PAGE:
well-conducted, high quality randomised controlled trials are urgently required

The purpose of research is to learn what is effective and what is safe. We should only be using treatments that are both effective and safe outside of well-controlled trials.

We have been harming too many patients with treatments that should never have been used outside of well-controlled trials.

We need to stop trying to make treatments look better than they are.

We need to stop coming up with rationalizations for hurting patients.

We need higher standards.

 

I have also written about EBM and the parachute paper in these posts –

Does the parachute study prove that research doesn’t matter? Part I – Wed, 22 Aug 2012

Common Sense vs. Evidence – Thu, 28 Mar 2013

The Parachute Study as an Objection to Studying Ventilations in Cardiac Arrest – Mon, 08 Apr 2013

Do we know that these treatments do not help? – Mon, 15 Apr 2013

Why Ignoring Evidence Based Medicine Kills Patients – Fri, 28 Jun 2013

JAMA Opinion Article in Support of Anecdote-Based Medicine – Thu, 28 Nov 2013

Why US EMS will never get to sit at the adult table – The Appeal to Authority – Sun, 04 May 2014

Natural Alternatives to the EpiPen, Because We Believe in Parachutes – Wed, 23 Dec 2015

Does the parachute study prove that research doesn’t matter? Part II – Thu, 30 Nov 2017

Footnotes:

[1] One hundred percent oxygen in the treatment of acute myocardial infarction and severe angina pectoris.
RUSSEK HI, REGAN FD, NAEGELE CF.
J Am Med Assoc. 1950 Sep 30;144(5):373-5. No abstract available.
PMID: 14774103 [PubMed – indexed for MEDLINE]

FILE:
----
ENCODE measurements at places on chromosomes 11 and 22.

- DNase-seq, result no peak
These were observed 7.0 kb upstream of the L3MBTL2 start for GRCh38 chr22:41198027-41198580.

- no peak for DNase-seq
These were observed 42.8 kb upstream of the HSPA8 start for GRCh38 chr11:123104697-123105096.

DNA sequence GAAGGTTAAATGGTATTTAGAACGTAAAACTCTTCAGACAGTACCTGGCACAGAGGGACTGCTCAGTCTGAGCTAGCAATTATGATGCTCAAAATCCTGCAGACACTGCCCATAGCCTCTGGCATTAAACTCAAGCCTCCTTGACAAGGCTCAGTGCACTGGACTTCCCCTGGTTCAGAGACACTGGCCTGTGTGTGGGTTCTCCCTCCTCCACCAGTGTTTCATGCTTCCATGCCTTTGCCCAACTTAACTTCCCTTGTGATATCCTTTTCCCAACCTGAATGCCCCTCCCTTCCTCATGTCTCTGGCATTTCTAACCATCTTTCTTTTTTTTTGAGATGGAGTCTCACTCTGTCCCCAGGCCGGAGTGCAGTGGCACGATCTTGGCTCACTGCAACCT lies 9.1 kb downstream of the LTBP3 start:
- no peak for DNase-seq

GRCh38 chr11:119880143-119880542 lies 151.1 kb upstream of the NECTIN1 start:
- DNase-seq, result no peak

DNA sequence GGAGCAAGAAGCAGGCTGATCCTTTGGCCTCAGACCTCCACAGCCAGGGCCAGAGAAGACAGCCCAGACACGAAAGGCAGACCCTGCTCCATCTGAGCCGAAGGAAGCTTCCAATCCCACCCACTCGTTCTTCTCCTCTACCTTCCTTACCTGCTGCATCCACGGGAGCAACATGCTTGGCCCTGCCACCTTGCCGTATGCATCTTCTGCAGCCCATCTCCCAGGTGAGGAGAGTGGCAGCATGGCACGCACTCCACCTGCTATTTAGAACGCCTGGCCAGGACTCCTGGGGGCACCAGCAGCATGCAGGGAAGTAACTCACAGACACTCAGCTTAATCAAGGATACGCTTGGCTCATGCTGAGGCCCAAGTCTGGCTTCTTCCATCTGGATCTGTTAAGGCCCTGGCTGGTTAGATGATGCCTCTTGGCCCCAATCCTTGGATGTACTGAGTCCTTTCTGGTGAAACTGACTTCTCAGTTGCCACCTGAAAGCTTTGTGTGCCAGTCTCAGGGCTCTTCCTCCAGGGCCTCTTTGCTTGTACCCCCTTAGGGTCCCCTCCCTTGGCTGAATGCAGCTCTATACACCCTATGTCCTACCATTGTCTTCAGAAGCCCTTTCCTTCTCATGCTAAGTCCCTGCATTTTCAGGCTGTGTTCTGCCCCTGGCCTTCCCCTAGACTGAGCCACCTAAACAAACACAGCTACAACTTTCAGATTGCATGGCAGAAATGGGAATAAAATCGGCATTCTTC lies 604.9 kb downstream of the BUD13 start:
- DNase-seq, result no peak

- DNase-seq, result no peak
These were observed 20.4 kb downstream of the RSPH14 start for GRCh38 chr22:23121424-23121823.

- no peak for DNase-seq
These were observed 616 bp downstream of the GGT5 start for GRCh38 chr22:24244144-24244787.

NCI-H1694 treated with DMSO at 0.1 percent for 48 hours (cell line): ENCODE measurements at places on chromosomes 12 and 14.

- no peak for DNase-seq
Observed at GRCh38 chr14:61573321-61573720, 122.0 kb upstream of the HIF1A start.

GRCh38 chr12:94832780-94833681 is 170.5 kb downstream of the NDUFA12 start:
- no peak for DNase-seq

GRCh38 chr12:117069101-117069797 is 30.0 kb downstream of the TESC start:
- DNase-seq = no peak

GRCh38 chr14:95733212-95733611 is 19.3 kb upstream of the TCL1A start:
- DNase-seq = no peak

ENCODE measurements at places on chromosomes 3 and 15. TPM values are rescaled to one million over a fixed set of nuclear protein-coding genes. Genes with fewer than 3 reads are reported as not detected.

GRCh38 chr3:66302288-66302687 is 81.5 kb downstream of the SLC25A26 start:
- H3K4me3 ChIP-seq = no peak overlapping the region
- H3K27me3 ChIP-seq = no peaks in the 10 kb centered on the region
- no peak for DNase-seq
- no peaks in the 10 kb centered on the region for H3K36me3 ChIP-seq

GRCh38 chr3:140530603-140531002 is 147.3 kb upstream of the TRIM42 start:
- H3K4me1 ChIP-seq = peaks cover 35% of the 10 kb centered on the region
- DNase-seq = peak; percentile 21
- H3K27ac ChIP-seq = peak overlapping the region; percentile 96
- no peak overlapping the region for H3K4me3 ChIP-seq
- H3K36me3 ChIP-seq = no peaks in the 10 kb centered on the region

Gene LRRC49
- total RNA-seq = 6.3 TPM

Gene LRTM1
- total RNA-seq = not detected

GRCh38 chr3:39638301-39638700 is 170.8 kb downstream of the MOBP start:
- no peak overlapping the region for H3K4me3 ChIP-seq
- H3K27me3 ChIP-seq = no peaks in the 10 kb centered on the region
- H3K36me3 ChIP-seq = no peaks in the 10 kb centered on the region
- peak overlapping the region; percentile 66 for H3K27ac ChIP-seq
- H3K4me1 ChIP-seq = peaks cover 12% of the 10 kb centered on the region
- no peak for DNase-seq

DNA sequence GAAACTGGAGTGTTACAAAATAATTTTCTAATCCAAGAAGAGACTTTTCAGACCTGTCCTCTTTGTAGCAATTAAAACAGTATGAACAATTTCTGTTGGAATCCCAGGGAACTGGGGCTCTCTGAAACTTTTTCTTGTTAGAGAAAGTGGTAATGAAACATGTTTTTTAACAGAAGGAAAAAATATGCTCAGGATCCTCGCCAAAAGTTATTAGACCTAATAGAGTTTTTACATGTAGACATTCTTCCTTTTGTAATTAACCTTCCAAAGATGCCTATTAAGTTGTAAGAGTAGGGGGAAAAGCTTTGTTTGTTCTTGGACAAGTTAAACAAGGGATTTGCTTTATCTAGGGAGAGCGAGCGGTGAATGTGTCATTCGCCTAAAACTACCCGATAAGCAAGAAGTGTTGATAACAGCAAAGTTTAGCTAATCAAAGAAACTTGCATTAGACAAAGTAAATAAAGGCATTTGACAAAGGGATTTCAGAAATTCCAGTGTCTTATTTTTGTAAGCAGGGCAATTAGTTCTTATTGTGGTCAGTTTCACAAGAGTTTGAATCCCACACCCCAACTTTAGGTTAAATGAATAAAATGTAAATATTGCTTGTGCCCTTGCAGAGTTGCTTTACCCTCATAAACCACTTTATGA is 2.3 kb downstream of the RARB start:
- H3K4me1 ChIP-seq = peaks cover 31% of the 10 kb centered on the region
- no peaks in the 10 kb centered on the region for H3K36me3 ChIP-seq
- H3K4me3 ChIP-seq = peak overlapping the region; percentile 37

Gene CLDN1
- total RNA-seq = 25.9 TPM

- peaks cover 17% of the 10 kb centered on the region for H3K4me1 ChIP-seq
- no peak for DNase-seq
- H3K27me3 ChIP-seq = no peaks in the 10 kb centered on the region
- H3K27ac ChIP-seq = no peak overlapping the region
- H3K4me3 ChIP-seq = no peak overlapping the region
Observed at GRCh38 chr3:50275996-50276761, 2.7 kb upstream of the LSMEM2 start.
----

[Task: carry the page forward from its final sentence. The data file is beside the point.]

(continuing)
[2] Oxygen Therapy in Suspected Acute Myocardial Infarction.
Hofmann R, James SK, Jernberg T, Lindahl B, Erlinge D, Witt N, Arefalk G, Frick M, Alfredsson J, Nilsson L, Ravn-Fischer A, Omerovic E, Kellerth T, Sparv D, Ekelund U, Linder R, Ekström M, Lauermann J, Haaga U, Pernow J, Östlund O, Herlitz J, Svensson L; DETO2X–SWEDEHEART Investigators.
N Engl J Med. 2017 Sep 28;377(13):1240-1249. doi: 10.1056/NEJMoa1706222. Epub 2017 Aug 28.
PMID: 28844200

[3] Oxygen therapy for acute myocardial infarction.
Cabello JB, Burls A, Emparanza JI, Bayliss SE, Quinn T.
Cochrane Database Syst Rev. 2016 Dec 19;12:CD007160. doi: 10.1002/14651858.CD007160.pub4. Review.
PMID: 27991651

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Honoring a Do Not Resuscitate tattoo in an unconscious patient

Also to be posted on ResearchBlogging.org when they relaunch the site.
 

The DNR (Do Not Resuscitate) tattoo is the kind of problem that leads doctors, nurses, and EMS to pretend to be lawyers, lawyers to pretend to be ethical, and patients to be treated against their wishes.

EMS transports a patient to the emergency department. The patient has a chest tattoo of Do Not Resuscitate and what appears to be a signature.
 

Paramedics brought an unconscious 70-year-old man with a history of chronic obstructive pulmonary disease, diabetes mellitus, and atrial fibrillation to the emergency department, where he was found to have an elevated blood alcohol level.[1]

 

It appears that they have access to the patient’s history, but they do not have information about a DNR in the history.
 

Because he presented without identification or family, the social work department was called to assist in contacting next of kin. All efforts at treating reversible causes of his decreased level of consciousness failed to produce a mental status adequate for discussing goals of care.[1]